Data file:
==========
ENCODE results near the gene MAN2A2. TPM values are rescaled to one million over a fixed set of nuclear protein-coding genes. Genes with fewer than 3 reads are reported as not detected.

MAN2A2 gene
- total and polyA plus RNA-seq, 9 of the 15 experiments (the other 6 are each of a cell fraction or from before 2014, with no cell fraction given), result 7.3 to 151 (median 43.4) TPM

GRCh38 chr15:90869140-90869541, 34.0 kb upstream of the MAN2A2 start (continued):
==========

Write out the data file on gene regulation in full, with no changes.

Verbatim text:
ENCODE results near the gene MAN2A2. TPM values are rescaled to one million over a fixed set of nuclear protein-coding genes. Genes with fewer than 3 reads are reported as not detected.

MAN2A2 gene
- total and polyA plus RNA-seq, 9 of the 15 experiments (the other 6 are each of a cell fraction or from before 2014, with no cell fraction given), result 7.3 to 151 (median 43.4) TPM

GRCh38 chr15:90869140-90869541, 34.0 kb upstream of the MAN2A2 start (continued):